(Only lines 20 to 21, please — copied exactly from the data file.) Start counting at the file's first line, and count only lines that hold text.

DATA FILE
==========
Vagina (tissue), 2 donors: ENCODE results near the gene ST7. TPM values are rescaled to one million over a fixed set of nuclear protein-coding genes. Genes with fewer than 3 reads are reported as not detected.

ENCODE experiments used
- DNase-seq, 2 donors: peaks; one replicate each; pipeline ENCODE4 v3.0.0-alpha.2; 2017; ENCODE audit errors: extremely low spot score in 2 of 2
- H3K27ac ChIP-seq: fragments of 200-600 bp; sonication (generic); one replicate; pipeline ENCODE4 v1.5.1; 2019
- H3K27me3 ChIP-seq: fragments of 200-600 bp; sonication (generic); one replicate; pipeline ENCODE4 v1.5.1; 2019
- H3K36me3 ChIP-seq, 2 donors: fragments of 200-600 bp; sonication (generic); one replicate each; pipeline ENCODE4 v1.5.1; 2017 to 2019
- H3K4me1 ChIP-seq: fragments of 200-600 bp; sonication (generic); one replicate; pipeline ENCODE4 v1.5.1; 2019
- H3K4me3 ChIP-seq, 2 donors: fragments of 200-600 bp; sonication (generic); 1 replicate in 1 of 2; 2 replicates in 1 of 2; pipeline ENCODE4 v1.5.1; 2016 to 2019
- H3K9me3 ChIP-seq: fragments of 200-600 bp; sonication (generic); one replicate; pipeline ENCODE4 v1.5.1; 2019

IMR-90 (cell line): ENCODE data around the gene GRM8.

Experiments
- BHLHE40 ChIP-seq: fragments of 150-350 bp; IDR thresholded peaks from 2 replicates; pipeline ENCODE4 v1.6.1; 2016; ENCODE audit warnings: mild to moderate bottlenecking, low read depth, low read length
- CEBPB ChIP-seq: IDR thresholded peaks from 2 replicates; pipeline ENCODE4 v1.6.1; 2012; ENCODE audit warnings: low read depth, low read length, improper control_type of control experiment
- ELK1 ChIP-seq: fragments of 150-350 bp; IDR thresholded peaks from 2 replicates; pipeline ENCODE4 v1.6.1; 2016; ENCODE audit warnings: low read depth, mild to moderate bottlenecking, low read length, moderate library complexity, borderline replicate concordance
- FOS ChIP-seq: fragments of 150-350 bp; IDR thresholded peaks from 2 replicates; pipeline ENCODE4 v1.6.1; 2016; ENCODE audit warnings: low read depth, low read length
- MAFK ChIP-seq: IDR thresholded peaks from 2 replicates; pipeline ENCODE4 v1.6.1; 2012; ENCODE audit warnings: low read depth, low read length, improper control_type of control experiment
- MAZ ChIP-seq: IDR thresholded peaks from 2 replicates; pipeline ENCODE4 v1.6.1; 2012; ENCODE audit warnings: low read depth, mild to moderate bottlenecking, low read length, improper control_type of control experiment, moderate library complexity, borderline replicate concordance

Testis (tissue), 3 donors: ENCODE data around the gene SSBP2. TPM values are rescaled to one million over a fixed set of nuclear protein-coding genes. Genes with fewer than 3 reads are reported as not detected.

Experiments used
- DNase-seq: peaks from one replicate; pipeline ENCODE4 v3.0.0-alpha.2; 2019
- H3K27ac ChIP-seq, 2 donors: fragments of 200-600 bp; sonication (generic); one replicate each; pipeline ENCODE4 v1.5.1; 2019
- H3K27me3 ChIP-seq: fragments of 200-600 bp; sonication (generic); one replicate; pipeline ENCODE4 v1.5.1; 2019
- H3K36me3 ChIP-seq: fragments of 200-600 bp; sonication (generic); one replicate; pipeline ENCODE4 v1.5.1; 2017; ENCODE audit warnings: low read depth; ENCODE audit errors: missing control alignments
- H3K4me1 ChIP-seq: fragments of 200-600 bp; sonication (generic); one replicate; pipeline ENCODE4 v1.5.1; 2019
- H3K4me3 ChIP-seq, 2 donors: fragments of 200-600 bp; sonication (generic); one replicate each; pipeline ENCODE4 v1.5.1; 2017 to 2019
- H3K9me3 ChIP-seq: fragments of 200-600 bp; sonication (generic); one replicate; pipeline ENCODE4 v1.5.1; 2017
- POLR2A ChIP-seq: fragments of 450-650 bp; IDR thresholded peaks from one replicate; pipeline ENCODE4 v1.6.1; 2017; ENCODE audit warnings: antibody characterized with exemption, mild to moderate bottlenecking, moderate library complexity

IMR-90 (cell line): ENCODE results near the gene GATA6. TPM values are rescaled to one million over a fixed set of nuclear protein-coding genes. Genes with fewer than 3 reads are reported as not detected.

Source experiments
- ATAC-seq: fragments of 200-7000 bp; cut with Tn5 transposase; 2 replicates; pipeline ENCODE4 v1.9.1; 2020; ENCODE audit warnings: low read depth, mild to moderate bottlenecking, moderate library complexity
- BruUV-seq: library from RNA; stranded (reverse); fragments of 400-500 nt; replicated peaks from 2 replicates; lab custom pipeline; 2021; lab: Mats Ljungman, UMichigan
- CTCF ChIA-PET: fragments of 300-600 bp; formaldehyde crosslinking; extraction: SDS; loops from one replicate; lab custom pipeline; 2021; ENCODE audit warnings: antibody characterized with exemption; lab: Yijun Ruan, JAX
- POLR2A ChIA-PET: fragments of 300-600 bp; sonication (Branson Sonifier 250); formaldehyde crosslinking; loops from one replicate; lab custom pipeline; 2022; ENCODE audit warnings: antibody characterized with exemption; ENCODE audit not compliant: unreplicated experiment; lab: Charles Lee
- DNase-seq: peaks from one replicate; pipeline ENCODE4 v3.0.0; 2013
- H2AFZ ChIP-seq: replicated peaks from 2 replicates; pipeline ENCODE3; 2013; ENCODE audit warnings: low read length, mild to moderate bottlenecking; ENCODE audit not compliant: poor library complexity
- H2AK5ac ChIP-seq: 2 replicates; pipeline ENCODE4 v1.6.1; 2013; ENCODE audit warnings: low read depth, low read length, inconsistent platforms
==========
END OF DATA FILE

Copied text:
- DNase-seq: peaks from one replicate; pipeline ENCODE4 v3.0.0-alpha.2; 2019
- H3K27ac ChIP-seq, 2 donors: fragments of 200-600 bp; sonication (generic); one replicate each; pipeline ENCODE4 v1.5.1; 2019